Sir Graham Watson lost his seat at the European Parliament in the elections of May 2014 having polled 10.7% of the vote.

Other activities and family[edit]

Watson lives in Langport, Somerset, with his wife and two children.[1] His wife, Rita, is from Italy[12] and their children, one daughter called Frederica and one son called Gregory,[13] were born in 1992 and 1995 respectively.[1] Watson enjoys sailing and jazz music.[1] From 1999 he was editor of "The Parliament Magazine", a role now filled by Catherine Stihler.[2]

Watson was knighted in the 2011 Birthday Honours for political and public service. This follows the precedents under which UK MEPs Henry (now Lord) Plumb and Pauline Green were knighted after having led pan-European political groups in the European Parliament.

Bibliography[edit]

  • Watson, Graham, Andrew Burgess (2012). Letters from Europe. Bagehot Publishing.| ISBN 978-0-9545745-8-1
  • Watson, Graham (2010). Building a Liberal Europe: The ALDE Project. John Harper Publishing. ISBN 978-0-9564508-1-4. 
  • Watson, Graham; Christine Gilmore (2006). The Power of Speech. Bagehot Publishing. ISBN 978-0-9545745-4-3. 
  • Watson, Graham; Simon Titley (2006). Liberalism - Something to Shout About. Bagehot Publishing. 
  • Watson, Graham; Katharine Durrant (2005). Liberal Democracy & Globalisation. Bagehot Publishing. ISBN 978-0-9545745-2-9. 
  • Watson, Graham; Sarah Kent (2004). EU've Got Mail!: Liberal Letters from the European Parliament. Bagehot Publishing. ISBN 978-0-9545745-1-2. 
  • Watson, Graham; Sarah Kent (1989–2003). Liberal Language: Speeches and Essays. Bagehot Publishing. ISBN 978-0-9545745-0-5. 
  • Watson, Graham; Howard Mollet (2001). 2020 Vision. 
  • Watson, Graham; Joanna Hazelwood (2000). To the Power of Ten: UK Liberal Democrats in the European Parliament. Centre for Reform. ISBN 978-1-902622-17-0.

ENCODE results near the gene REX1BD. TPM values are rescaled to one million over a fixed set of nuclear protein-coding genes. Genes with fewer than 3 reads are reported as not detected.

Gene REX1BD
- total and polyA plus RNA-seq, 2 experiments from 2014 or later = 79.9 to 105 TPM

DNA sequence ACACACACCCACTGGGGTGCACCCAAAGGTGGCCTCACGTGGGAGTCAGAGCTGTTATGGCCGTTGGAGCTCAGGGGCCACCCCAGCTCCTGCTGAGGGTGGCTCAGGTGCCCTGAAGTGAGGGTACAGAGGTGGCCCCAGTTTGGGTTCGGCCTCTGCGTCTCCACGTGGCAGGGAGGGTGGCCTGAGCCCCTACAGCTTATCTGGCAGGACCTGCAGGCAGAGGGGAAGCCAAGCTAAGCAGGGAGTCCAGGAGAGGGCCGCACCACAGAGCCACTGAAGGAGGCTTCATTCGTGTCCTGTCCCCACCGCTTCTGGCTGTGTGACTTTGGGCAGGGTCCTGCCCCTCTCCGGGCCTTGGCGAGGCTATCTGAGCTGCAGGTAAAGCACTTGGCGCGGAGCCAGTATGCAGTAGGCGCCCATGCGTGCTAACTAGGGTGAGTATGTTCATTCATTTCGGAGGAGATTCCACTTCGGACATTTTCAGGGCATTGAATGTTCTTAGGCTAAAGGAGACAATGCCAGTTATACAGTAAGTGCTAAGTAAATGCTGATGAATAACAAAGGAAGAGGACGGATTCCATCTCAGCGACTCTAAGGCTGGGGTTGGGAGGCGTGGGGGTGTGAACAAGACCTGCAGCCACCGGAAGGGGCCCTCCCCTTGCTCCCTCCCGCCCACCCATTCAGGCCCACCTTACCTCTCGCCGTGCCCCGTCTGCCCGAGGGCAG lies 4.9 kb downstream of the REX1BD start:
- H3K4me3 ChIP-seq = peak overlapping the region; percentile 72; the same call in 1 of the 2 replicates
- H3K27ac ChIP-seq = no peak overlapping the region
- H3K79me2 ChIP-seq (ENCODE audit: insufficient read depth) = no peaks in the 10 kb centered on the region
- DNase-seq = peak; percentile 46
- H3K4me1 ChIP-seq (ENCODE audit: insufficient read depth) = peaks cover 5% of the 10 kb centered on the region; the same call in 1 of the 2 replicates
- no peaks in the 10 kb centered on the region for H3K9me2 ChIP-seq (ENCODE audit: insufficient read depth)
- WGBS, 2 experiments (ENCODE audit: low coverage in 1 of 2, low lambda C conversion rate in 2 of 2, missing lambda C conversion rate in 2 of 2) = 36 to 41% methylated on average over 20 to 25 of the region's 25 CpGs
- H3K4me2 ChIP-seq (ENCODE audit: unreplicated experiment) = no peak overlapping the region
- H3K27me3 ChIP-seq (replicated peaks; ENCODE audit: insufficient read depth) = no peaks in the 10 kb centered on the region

• Watson, Graham (1980). The Liberals in the North-South dialogue. 

References[edit]

  1. ^ a b c d e f g h i j k l m "Biography: Graham Watson MEP". Graham Watson MEP website. Retrieved 2007-10-07. 
  2. ^ a b c d e "MEP Profile: Graham Watson". European Parliament. Retrieved 2007-10-07. 
  3. ^ "European Election Results For South West England". Graham Watson MEP website. Retrieved 2007-10-07. 
  4. ^ a b "Interview: Graham Watson, leader of group of Liberal Democrat MEPs". Euractiv. 2004-06-15. Retrieved 2007-11-01. 
  5. ^ "European Parliament elects new president". BBC News. 1999-07-20. Retrieved 2007-11-01. 
  6. ^ "European Election Results For South West England". Graham Watson MEP website. Retrieved 2007-10-07. 
  7. ^ "The Alliance of Liberals and Democrats for Europe is born". Graham Watson MEP website. 2004-07-14. Retrieved 2007-10-07. 
  8. ^ a b Jones, Chris (2007-10-19). "Watson kicks off EU election campaign". The Parliament Magazine. Retrieved 2007-11-01. 
  9. ^ Watson considers open EP presidency campaign elementary at the Wayback Machine (archived January 23, 2009)
  10. ^ "Labour loses hold in South West". BBC News. 8 June 2009. Retrieved 2009-06-09. 
  11. ^ a b "Results of 2009 European elections in the UK". UK Office of the European Parliament. 8 June 2009. Retrieved 2009-06-09. 
  12. ^ "Graham's blog entry 31 August 2007". Graham Watson MEP website. 2007-08-31. Retrieved 2007-10-07. 
  13. ^ "Photo Gallery". Graham Watson MEP website. 2007-08-31. Retrieved 2007-10-07. 

External links[edit]

Party political offices
Preceded by
Pat Cox
Leader of the European Liberal Democrat and Reform Party in the European Parliament
2002–2004
Position abolished
New office Leader of the Alliance of Liberals and Democrats for Europe in the European Parliament
2004–2009
Succeeded by
Guy Verhofstadt
Preceded by
Annemie Neyts-Uyttebroeck
President of the Alliance of Liberals and Democrats for Europe Party
2011–present
Incumbent